Richard Connell’s short story, “The Most Dangerous Game,” has given us a nearly inexhaustible supply of movies inspired by the tale of man hunting man. It’s practically its own cinematic subgenre. Though I doubt any iteration is quite so profane, rowdy, or as much manic fun as writer/director Ninian Doff’s action horror comedy Get Duked!. (Hard Target notwithstanding.) Come on, there’s supercharged hallucinogenic rabbit poop, what’s not to love?
The story follows four troubled city kids on an Outward Bound-style nature adventure in the Scottish Highlands, the type of thing that’s supposed to be life-changing and build character. Which it is and does, but in a ways quite different from the original intensions, as a group of mask-wearing rich people hunt our protagonists for sport.
Three of the kids are friends—Dean (Rian Gordon), Duncan (Lewis Gribben), and the self-proclaimed legend of hip hop, DJ Beatroot (Viraj Juneja)—who are there as a punishment. Slackers and general ne’er-do-wells, they earned their trip by burning down a public loo. Their fourth, Ian (Samuel Bottomley), is an earnest, friendless nerd who chose to go on this adventure.
This mismatched/fish-out-of-water set up is where the comedy of Get Duked! lies. They’re out of their depth, out of their element, and entirely out of control. Three of them have no clue what to do in nature, but the brash hubris to flat out ignore Ian, who does. Not that he has the wherewithal to assert himself anyway. The situation goes from bad due to their ineptness (Duncan rolls a joint with an important section of their map) to worse, when the masked old-money elite take up arms and attempt to slaughter the unsuspecting teens for giggles and to once again avow their spot at the top of the social hierarchy.
When it goes all-out, letting these foul-mouthed little bastards run wild in the wilderness, this is a bonkers good time. They’re rude and dense and too oblivious to ever know how much trouble their in—regardless of whether they’re going to starve in the woods or be murdered by Eddie Izzard. But as bawdy and wayward as they are, as it progresses, Doff’s script peels back the layers to reveal the depth, texture, and complexity their rough exteriors initially belie. And the kids are all perfectly cast, bursting with adolescent bravado as well as crippling fears and insecurities. There’s a sincere bond that lends a nice emotional touch and makes it more than just a long line of swears and lewd behavior.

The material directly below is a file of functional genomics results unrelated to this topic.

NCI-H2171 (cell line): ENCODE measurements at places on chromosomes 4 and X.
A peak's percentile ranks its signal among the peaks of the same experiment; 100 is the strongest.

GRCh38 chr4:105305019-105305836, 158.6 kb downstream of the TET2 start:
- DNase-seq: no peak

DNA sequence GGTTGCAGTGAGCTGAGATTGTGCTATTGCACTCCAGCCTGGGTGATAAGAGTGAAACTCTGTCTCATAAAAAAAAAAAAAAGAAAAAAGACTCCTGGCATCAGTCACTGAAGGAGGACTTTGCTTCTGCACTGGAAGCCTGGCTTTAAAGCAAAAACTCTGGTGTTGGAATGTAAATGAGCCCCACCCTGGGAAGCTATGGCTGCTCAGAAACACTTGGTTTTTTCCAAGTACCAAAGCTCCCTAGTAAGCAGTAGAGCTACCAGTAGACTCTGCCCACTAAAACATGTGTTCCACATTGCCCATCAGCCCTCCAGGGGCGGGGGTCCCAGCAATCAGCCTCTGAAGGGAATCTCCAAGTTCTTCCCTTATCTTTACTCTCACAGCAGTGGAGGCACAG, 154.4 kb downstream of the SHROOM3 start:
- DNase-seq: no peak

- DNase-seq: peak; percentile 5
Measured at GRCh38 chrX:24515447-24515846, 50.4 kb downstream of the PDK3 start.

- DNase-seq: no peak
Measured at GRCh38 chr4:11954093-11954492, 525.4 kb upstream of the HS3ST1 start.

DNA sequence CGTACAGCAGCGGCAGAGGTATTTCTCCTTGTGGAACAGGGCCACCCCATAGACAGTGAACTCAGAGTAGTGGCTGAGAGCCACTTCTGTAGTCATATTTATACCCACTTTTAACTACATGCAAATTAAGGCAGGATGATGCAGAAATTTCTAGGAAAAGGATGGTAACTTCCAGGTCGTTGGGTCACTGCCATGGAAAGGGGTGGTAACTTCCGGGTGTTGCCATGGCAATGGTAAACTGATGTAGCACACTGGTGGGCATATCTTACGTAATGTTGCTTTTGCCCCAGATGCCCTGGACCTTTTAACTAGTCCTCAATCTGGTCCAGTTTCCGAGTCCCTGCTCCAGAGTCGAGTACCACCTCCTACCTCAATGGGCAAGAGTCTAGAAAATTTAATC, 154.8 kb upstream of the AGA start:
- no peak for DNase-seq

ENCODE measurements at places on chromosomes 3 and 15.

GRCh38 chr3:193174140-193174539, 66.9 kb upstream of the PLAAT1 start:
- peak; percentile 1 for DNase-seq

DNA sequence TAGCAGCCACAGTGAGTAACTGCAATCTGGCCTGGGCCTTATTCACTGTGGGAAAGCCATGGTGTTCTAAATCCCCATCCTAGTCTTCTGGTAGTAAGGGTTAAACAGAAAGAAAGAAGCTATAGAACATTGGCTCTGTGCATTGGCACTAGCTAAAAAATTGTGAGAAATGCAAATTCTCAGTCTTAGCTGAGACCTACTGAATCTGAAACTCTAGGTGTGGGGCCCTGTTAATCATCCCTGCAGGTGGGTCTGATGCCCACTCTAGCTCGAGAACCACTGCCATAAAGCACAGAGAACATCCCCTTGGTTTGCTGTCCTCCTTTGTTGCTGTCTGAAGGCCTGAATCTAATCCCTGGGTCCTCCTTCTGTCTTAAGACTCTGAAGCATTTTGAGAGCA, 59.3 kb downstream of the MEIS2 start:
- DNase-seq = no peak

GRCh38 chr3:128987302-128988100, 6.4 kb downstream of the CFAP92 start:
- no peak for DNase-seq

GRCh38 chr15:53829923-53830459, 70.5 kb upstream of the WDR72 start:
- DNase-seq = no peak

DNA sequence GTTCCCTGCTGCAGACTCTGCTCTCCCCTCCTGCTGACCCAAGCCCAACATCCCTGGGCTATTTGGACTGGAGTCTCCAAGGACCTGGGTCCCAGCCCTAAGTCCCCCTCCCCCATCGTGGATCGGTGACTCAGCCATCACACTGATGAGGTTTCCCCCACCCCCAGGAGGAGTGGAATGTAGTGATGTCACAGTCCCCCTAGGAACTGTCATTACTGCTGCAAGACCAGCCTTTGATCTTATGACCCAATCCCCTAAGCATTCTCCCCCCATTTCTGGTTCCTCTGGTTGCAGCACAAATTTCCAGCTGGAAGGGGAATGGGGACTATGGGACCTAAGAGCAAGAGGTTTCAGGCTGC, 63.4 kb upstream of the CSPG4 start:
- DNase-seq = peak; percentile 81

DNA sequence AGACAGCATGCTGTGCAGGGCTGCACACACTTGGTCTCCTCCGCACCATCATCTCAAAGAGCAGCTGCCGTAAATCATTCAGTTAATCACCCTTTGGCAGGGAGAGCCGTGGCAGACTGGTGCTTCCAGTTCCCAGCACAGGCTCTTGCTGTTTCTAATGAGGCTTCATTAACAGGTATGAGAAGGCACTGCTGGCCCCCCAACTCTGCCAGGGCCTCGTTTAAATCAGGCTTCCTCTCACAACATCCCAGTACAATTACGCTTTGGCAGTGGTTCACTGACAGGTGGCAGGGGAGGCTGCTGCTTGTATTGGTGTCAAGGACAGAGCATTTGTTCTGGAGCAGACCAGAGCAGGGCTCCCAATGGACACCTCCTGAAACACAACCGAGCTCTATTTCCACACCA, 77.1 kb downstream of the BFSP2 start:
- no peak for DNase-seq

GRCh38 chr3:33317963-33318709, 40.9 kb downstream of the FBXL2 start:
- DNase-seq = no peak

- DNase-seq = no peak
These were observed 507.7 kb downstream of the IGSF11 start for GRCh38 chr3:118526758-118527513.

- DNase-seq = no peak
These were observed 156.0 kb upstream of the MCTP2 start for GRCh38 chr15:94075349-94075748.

Wallowing in anarchic glee, Get Duked! offers up some of the funniest scenes in the last few years. But it can’t always maintain that energy and velocity. Doff plays with a number of visual tricks that work like gangbusters in some moments, but watch like an ADHD-addled TikTok account in others. (This affect makes sense considering Doff’s background directing music videos, and this trick definitely plays best when aping that format, especially one psychedelic barn-party that’s a riot.)
The film spends far too much time dallying with a side thread about an bungling force of local provincial cops about to lose their post because nothing ever happens. These scenes start out tedious. They absolutely kill the momentum, in particular when compared to the frenzied, propulsive spirit of the surrounding film. It’s like sprinting at full speed only to get stuck in the mud. It also takes time away from potentially much more interesting ideas, like the class strife that undercuts nearly every facet of the movie, or the affected creepiness of Izzard and his ilk.
Issues aside, Get Duked! is an absolute blast; what works simply works so damn well. Originally titled Boyz in the Wood when it debuted at the 2019 SXSW film festival, it’s a shame most people won’t have the opportunity to watch this with a crowd. It’s the kind of raucous, unruly comedy that would slay with a late-night audience. [Grade: B+]